Be in the Moment
It takes real discipline to give people your undivided attention especially when you’re overwhelmed with work or are simply having a bad day. So every morning, do a personal pep talk and inspire yourself to “be in the moment” when interacting with other employees or team members throughout the day. Practice tuning out the white noise and concentrate on the individual, paying attention to their words, tone of voice, and body language. This good habit will help transform your leadership to a higher level.
You probably know people who are terrible at “being in the moment” — and maybe you are one of them. A leader like this is “preoccupation” personified, the classic White Rabbit who is always running around, thinking only of being late for some “very important date” with no time to say “hello, goodbye” — just, “I’m late, I’m late, I’m late!” Or maybe this leader stops to say hello, but doesn’t really make or take the time to listen, learn how you’re doing, and engage your thoughts and opinions in some meaningful way. Instead, he or she is dominating the conversation by talking about him or herself. Or perhaps this person appears to be listening, but demonstrates other body language (toe tapping, crossed arms, loss of eye contact) that indicates he or she is only going through the motions and is literally just “hearing you out.”
When leaders do this or have other “I’m preoccupied” behaviors, they make others feel unimportant and can damage self worth. This unknowingly and unintentionally creates barriers between leaders and those they work with every day. And those barriers wreak havoc on employee moral and company culture. Consequently, the staff will stop offering ideas, sharing suggestions, and, eventually, respecting their leaders. If this is happening with your team, it’s possible that you’ve lost or never had that crucial ability to “be in the moment.”
The world is a busy place. Everyone has a complicated life to lead, and you can’t ignore what happened yesterday or what’s coming down the pipeline tomorrow. You’re continually challenged to succeed in your job, which makes “being in the moment” downright tough sometimes. So being fully present with a situation or individual takes discipline, whether you’re trying to apply it to your personal or professional life — or both. In fact, a colleague recently stated that on his way home from a stressful day at work, he often pulls over, stops the car and “gets in the moment” so that when he greets his wife at home, he is engaged, focused and much more present with her and for her. The effort to change his perspective has altered his behavior, and that’s made all the difference in his relationship with his wife. In fact, being in the moment is one of the secrets to great relationships, which can net big returns whether you’re nurturing them with a family member, friend, staff member, co-worker or customer.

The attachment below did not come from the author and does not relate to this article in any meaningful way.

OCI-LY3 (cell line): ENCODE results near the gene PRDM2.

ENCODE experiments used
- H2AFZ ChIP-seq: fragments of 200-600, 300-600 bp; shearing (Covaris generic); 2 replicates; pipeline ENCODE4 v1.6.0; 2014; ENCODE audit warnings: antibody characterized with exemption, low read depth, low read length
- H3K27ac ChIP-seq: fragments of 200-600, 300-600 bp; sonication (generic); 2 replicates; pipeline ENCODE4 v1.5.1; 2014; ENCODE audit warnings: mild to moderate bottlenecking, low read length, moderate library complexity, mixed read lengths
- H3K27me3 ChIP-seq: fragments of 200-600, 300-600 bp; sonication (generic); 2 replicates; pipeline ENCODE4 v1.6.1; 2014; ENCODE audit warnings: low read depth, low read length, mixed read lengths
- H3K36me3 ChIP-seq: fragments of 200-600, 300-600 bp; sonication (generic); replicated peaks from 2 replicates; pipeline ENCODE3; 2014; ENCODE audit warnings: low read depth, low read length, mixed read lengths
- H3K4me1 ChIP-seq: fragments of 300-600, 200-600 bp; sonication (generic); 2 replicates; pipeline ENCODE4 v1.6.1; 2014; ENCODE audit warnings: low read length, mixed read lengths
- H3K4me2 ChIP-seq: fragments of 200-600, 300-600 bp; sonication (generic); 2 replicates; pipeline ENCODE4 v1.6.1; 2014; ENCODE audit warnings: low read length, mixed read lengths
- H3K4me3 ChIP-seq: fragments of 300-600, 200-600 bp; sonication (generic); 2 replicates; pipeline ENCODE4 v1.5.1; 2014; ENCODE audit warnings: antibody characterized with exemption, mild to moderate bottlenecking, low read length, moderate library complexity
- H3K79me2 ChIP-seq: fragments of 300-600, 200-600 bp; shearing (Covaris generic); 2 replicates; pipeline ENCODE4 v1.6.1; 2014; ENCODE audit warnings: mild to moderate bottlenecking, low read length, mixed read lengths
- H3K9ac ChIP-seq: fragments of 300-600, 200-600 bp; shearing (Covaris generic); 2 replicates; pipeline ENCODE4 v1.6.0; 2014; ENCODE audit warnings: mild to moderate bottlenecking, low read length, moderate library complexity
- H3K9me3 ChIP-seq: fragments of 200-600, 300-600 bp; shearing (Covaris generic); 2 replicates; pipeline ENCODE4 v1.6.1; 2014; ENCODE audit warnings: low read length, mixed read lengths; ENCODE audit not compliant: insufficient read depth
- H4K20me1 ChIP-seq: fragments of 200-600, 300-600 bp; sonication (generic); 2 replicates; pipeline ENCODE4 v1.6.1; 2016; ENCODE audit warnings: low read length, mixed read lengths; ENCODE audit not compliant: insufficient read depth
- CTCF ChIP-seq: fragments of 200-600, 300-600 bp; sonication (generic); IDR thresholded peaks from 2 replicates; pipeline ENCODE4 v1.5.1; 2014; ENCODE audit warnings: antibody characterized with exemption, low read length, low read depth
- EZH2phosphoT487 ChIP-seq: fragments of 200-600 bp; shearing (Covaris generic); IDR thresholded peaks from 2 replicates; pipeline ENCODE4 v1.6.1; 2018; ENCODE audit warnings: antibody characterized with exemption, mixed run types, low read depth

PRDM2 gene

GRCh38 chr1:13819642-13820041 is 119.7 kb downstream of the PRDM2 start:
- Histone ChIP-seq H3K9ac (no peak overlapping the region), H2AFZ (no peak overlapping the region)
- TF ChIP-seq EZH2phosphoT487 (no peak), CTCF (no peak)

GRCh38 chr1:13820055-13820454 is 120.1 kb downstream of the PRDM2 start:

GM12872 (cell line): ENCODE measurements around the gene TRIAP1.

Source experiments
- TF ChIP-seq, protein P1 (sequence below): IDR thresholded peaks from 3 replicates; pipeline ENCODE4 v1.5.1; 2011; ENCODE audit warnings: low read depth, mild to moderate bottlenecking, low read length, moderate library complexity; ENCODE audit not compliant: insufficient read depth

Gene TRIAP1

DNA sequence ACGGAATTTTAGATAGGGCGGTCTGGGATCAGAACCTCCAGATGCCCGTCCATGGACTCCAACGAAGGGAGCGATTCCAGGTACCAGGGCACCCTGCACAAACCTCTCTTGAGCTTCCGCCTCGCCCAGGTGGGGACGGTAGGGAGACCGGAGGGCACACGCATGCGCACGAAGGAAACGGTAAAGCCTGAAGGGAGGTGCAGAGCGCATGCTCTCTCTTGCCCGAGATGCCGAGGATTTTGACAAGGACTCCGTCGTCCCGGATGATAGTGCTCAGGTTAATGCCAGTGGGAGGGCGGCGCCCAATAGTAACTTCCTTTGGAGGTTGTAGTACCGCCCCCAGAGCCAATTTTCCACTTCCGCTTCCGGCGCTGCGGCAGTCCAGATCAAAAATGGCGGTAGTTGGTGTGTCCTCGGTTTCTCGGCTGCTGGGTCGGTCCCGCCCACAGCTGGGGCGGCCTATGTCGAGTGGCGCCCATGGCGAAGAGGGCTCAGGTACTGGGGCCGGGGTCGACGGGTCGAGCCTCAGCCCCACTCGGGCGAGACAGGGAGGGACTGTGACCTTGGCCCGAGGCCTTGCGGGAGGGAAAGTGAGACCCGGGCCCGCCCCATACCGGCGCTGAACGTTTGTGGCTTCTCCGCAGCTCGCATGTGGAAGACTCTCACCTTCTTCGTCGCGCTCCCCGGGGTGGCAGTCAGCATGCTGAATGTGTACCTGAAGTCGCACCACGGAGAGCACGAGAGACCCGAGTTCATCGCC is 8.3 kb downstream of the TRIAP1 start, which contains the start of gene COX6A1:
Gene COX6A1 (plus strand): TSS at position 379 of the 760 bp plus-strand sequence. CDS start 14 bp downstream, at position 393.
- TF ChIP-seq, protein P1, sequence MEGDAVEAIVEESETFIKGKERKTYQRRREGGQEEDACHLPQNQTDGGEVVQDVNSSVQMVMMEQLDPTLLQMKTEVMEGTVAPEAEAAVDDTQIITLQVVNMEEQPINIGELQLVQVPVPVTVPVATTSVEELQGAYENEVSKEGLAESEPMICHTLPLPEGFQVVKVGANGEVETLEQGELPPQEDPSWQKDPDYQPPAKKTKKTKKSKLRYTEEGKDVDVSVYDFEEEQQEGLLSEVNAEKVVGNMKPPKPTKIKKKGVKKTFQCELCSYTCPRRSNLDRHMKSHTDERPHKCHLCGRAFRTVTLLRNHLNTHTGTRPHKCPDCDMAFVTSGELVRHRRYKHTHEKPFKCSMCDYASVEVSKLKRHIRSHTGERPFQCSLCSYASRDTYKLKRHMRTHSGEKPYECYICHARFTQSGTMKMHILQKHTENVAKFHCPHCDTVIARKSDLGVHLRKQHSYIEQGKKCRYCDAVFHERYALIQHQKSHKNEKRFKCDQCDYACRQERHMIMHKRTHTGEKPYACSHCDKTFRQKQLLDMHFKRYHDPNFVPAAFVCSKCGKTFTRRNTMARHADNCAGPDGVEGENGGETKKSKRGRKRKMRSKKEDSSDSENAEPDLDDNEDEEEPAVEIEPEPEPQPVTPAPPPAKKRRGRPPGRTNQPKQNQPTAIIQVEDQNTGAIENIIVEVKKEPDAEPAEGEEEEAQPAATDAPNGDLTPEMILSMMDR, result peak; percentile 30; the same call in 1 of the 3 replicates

So next time someone tries to share some thoughts with you, don’t dismiss this opportunity to “be in the moment.” Remember, this is a human being — and one who is there to help and support YOU. So slow down. Pull over. Focus on the present situation. Engage with the person before you.
With the New Year having officially kicked off, it’s a great time to resolve to get your leadership right. If you’re kicking bad habits this year, consider picking up a good one like “being in the moment” now.
Three Great Reasons to Be in the Moment:
- Because now is all you’ve got.
- You really can’t be in two places at once. “Back to the Future” exists, but only in the movies!
- Ice cream melts.
What are some other great reasons to be in the moment?